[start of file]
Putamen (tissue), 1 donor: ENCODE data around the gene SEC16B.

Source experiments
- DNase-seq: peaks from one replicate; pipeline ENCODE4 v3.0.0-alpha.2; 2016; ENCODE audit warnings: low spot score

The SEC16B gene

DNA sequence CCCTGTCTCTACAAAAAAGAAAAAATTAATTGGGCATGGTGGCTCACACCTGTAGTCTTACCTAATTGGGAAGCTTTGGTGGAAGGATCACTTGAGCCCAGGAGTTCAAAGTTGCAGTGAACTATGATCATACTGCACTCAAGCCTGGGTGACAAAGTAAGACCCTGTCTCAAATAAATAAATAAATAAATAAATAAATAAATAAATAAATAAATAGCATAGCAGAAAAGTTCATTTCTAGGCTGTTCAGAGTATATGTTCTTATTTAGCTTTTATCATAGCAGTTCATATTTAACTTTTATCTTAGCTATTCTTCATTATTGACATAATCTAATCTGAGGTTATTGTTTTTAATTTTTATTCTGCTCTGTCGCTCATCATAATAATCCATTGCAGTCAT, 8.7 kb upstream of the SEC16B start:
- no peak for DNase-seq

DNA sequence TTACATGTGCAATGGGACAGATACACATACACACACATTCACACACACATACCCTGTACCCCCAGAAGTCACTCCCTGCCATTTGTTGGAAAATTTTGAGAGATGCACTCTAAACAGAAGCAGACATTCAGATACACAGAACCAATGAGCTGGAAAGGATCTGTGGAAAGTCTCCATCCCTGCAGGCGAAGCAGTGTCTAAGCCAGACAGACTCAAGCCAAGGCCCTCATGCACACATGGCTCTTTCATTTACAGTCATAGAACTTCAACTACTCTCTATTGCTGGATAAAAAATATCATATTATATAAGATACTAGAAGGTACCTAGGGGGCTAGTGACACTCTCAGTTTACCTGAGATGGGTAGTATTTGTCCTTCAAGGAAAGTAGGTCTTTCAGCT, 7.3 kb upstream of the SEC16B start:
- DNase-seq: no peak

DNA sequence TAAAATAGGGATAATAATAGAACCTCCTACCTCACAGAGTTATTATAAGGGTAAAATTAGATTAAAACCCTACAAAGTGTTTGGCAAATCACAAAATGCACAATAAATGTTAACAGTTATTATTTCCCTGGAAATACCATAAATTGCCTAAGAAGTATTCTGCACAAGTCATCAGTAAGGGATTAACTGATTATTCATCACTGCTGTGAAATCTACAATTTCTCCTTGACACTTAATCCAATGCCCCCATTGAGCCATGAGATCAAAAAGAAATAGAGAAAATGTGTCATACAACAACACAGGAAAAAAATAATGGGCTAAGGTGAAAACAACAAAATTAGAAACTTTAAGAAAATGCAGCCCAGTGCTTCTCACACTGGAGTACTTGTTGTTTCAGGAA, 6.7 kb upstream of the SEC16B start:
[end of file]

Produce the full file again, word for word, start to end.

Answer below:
Putamen (tissue), 1 donor: ENCODE data around the gene SEC16B.

Source experiments
- DNase-seq: peaks from one replicate; pipeline ENCODE4 v3.0.0-alpha.2; 2016; ENCODE audit warnings: low spot score

The SEC16B gene

DNA sequence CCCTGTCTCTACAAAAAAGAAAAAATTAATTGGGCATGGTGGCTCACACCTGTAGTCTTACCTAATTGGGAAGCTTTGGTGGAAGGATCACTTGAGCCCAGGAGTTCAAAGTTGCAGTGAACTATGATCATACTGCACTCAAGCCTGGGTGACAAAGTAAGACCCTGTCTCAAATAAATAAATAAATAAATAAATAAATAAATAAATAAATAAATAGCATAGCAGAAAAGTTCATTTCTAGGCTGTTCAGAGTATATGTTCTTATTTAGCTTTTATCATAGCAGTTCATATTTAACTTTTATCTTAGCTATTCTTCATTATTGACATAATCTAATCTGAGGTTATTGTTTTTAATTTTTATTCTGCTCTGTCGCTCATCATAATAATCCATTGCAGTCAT, 8.7 kb upstream of the SEC16B start:
- no peak for DNase-seq

DNA sequence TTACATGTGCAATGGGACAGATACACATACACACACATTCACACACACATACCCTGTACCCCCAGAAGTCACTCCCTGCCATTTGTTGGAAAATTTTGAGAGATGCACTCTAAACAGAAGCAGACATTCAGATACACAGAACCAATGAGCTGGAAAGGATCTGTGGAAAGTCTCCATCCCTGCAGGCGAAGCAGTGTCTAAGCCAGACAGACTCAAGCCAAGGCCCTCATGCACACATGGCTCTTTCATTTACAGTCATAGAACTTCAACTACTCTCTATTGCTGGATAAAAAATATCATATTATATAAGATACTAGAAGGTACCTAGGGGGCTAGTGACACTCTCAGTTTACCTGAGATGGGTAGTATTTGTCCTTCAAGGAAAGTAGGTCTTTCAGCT, 7.3 kb upstream of the SEC16B start:
- DNase-seq: no peak

DNA sequence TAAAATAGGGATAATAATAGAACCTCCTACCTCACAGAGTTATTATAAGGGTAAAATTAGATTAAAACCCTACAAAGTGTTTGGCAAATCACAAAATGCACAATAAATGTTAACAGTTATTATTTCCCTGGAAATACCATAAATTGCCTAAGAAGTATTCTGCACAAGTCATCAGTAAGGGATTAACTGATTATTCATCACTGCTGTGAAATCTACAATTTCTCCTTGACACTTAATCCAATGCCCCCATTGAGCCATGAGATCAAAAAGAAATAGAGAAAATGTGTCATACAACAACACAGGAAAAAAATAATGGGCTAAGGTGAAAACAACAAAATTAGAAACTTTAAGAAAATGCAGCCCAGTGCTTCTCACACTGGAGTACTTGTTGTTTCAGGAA, 6.7 kb upstream of the SEC16B start: